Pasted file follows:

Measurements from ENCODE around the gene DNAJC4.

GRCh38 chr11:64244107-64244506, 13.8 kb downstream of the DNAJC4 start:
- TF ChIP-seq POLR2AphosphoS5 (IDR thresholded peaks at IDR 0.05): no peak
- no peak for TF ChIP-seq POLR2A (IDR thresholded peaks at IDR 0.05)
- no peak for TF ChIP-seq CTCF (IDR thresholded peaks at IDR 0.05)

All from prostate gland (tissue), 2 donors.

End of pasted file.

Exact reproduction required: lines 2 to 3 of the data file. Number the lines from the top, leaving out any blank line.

GRCh38 chr11:64244107-64244506, 13.8 kb downstream of the DNAJC4 start:
- TF ChIP-seq POLR2AphosphoS5 (IDR thresholded peaks at IDR 0.05): no peak